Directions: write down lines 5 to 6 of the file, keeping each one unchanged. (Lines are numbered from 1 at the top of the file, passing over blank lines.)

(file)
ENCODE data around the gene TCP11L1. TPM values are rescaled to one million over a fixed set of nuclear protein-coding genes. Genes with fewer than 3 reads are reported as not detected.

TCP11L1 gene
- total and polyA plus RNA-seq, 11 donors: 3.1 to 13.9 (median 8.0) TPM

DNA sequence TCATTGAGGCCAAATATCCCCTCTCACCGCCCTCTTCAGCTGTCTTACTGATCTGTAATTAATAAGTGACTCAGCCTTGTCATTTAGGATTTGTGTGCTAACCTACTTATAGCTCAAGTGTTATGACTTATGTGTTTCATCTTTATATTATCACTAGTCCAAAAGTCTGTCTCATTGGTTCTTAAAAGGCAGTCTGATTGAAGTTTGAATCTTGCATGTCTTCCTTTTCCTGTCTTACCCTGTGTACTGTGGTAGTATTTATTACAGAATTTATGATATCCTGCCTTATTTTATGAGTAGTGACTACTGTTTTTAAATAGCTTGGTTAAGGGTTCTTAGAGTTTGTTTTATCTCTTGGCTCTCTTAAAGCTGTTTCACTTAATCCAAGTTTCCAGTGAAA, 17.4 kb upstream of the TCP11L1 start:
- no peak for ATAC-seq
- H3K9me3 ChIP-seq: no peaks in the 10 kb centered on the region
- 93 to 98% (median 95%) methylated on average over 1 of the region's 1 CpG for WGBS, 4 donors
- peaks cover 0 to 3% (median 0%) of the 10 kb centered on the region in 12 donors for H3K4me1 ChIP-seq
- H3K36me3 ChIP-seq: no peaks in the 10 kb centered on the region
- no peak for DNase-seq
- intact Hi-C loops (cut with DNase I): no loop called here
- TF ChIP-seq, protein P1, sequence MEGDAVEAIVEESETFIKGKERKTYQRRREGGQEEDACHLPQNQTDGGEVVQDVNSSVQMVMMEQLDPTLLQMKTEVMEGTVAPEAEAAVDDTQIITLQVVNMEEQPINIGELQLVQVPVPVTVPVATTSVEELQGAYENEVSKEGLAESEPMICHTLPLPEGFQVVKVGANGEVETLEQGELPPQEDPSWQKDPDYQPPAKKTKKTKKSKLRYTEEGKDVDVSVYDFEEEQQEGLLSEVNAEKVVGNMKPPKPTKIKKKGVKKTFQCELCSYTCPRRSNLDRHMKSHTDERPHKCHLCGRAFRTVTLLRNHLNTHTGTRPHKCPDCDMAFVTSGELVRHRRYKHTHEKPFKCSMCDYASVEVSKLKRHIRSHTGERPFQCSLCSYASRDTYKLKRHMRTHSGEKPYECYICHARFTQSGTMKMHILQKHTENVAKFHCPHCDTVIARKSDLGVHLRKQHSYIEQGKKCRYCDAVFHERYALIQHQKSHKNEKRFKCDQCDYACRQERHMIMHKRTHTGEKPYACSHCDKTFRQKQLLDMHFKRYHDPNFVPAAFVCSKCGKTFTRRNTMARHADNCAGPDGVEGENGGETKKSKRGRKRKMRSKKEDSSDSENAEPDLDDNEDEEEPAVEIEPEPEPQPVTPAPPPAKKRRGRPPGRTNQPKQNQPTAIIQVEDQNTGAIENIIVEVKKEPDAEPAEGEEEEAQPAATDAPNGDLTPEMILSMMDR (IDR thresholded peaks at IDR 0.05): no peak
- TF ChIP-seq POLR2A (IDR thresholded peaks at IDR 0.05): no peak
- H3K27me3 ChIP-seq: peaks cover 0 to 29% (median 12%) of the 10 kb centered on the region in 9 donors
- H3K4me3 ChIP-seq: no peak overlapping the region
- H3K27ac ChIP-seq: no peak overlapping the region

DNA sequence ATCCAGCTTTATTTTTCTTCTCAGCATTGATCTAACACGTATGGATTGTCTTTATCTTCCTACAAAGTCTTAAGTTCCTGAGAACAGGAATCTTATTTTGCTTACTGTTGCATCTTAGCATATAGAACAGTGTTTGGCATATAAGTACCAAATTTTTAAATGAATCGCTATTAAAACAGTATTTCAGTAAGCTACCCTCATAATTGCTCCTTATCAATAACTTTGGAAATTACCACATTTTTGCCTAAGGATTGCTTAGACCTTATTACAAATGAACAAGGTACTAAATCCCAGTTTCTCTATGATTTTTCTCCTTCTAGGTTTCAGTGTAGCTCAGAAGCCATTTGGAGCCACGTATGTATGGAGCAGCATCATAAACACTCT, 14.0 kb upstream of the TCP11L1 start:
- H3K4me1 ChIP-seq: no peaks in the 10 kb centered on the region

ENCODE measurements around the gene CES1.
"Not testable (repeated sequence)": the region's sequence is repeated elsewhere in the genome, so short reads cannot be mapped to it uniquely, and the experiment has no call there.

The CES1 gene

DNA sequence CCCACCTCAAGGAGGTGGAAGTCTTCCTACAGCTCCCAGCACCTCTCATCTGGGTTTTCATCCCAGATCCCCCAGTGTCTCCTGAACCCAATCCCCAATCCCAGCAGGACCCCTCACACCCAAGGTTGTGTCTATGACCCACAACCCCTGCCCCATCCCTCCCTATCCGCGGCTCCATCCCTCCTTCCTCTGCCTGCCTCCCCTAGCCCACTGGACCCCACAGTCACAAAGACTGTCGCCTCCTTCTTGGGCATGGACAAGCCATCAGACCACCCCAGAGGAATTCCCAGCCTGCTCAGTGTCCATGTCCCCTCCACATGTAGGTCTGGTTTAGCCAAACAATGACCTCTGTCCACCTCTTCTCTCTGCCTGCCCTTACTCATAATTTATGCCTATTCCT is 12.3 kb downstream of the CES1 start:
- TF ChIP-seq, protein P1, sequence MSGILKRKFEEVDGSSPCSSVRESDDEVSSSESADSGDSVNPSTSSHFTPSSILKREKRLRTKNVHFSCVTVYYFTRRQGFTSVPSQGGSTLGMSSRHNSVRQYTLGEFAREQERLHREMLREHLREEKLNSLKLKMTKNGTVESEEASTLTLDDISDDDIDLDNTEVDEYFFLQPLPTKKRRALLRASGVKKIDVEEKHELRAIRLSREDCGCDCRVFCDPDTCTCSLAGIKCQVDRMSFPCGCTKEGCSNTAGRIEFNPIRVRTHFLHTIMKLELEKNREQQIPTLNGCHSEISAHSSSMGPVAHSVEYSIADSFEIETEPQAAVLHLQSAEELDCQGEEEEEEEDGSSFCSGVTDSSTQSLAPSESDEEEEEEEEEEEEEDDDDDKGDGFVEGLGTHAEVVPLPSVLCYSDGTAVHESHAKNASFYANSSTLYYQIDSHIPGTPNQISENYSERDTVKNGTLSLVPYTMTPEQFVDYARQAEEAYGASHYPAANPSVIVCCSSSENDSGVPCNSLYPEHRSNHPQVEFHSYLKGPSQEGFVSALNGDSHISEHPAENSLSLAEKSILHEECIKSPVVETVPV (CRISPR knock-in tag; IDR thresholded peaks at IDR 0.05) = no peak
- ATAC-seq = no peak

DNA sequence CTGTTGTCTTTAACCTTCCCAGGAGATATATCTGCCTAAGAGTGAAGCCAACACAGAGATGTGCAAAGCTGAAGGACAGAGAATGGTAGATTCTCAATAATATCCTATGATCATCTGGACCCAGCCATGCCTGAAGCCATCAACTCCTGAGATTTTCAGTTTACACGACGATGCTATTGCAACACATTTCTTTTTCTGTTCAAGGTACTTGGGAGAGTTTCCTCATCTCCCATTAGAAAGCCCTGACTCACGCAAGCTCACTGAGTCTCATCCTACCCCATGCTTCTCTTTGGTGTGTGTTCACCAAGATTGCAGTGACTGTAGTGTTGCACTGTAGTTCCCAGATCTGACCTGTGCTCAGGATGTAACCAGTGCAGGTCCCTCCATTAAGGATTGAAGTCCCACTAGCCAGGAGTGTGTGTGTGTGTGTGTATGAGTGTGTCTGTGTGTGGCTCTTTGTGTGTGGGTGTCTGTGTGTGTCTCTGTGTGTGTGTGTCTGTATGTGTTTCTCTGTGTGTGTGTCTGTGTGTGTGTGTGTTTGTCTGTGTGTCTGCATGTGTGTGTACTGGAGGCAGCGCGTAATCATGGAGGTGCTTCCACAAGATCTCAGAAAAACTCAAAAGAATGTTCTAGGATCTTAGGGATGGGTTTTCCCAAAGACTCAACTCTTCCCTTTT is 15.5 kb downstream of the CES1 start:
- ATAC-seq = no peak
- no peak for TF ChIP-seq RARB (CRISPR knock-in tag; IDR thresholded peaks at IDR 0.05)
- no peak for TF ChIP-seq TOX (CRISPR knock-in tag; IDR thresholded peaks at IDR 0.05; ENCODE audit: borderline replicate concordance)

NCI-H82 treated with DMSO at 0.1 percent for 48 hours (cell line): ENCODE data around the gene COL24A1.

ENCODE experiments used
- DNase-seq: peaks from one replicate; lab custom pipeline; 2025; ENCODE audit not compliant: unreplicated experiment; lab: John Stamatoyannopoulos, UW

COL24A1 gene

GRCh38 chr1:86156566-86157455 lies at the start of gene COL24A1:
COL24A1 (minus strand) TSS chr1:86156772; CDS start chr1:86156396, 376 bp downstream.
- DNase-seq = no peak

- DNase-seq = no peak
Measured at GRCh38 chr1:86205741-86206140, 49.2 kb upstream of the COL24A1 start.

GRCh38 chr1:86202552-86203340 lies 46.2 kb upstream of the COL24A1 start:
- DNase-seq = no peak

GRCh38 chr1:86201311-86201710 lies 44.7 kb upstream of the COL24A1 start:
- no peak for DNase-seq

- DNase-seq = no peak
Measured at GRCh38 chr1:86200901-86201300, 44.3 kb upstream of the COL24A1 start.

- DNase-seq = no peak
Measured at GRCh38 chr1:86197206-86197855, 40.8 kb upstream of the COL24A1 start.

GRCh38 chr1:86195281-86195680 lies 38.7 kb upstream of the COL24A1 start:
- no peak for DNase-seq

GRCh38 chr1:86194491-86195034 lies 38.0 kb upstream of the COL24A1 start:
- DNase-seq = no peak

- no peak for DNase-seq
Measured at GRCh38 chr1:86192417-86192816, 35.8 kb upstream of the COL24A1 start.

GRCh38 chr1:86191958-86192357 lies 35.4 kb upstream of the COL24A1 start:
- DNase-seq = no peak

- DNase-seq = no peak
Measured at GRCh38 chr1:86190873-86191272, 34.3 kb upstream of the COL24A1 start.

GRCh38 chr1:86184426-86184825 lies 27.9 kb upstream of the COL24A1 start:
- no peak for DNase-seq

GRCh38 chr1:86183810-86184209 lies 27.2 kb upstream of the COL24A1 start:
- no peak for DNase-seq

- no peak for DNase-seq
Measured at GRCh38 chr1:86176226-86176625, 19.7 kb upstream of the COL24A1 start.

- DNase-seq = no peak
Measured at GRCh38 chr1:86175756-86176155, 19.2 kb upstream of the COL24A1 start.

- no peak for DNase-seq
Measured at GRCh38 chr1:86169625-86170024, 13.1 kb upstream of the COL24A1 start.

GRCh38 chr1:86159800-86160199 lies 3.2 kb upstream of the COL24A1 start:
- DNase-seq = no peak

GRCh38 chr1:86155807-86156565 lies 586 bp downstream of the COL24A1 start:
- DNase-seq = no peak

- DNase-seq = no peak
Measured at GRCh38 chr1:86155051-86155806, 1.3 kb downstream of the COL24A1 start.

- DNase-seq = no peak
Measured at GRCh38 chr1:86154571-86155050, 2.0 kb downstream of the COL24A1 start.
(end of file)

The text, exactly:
- no peak for ATAC-seq
- H3K9me3 ChIP-seq: no peaks in the 10 kb centered on the region